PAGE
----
Dublin City Council hopes to suggest a number of pilot schemes for more rapid-build and stackable homes in the coming months to deal with the homelessness crisis.
That’s what the executive manager of the council’s housing department, Anthony Flynn, told councillors at their housing committee meeting Friday.
Those at the meeting also discussed the merits of a stackable-housing project in London, and the latest on the troubled effort by Western Building Systems to put up rapid-build housing in Poppintree before Christmas 2015.
Among the many aims in Minister for Housing Simon Coveney’s housing plan are to only use emergency accommodation for homeless families in limited circumstances by mid-2017, and to construct 1,500 new rapid-build homes by 2018.
So, right now, the council is looking at whether it can increase housing supply in the city centre by putting up rapid-build multi-storey buildings.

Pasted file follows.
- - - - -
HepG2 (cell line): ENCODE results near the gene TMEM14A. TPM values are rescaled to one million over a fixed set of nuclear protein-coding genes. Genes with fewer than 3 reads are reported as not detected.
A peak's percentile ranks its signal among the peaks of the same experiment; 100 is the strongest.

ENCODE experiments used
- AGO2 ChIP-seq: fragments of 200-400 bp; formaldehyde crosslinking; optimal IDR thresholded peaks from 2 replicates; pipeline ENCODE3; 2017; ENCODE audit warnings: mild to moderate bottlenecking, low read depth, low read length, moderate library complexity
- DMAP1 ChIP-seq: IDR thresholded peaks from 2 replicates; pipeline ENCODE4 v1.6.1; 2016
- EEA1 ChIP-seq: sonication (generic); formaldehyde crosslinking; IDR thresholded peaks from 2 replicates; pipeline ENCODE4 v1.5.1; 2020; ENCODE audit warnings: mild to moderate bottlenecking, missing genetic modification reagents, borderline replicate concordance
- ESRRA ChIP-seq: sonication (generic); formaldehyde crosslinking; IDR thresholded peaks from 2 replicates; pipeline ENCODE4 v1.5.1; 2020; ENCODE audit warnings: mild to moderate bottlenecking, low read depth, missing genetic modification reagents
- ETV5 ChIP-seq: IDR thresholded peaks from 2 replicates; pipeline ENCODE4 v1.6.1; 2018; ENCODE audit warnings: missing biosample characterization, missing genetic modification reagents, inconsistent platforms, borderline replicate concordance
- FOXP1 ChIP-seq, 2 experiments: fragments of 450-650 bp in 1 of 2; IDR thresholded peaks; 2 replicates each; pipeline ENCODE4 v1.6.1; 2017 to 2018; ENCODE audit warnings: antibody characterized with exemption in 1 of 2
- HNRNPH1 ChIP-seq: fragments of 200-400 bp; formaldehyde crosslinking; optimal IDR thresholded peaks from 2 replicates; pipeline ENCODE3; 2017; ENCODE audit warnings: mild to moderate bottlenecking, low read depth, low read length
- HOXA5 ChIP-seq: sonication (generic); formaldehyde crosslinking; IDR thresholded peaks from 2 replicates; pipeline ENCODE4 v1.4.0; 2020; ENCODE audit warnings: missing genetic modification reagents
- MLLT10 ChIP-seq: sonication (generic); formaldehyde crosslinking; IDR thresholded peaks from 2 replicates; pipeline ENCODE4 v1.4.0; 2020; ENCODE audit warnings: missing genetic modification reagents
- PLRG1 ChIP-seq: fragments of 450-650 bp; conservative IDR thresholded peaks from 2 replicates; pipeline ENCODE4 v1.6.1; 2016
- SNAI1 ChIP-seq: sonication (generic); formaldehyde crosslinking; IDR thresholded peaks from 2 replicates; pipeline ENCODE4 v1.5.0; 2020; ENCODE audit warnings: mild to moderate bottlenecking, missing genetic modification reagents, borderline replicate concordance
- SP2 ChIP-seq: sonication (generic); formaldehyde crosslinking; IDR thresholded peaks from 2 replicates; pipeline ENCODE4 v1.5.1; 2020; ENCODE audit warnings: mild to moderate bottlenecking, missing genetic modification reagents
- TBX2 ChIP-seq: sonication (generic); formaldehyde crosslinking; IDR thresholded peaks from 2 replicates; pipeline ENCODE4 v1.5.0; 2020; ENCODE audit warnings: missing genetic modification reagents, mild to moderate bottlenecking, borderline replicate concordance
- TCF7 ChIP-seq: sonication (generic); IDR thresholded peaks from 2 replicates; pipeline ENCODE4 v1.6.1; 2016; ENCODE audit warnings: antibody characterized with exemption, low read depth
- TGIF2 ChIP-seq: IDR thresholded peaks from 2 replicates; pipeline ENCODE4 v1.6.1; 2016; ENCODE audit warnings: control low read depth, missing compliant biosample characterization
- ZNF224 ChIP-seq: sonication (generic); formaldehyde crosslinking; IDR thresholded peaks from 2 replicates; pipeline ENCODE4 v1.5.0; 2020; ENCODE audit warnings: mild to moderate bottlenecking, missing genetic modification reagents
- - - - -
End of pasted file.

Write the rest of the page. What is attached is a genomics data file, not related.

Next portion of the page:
Such buildings have got a few pluses, said Flynn. For a start, they could be used in cases where the council is pulling down and rebuilding old complexes, by moving tenants to nearby stackable units while they carry out the development, he said.
Or, they could be used in unused patches in the city centre or “infill” sites. “It gives us a great opportunity on vacant lands,” said Flynn.
“We feel, in the housing department, that that opportunity is on our doorstop and in the next number of months we’d like to bring a number of pilot schemes forward for rapid-build and stackable units,” said Flynn.
A Different Approach?
Some of the inspiration for the move to look at stackable, modular units comes from Lewisham Borough Council in the UK.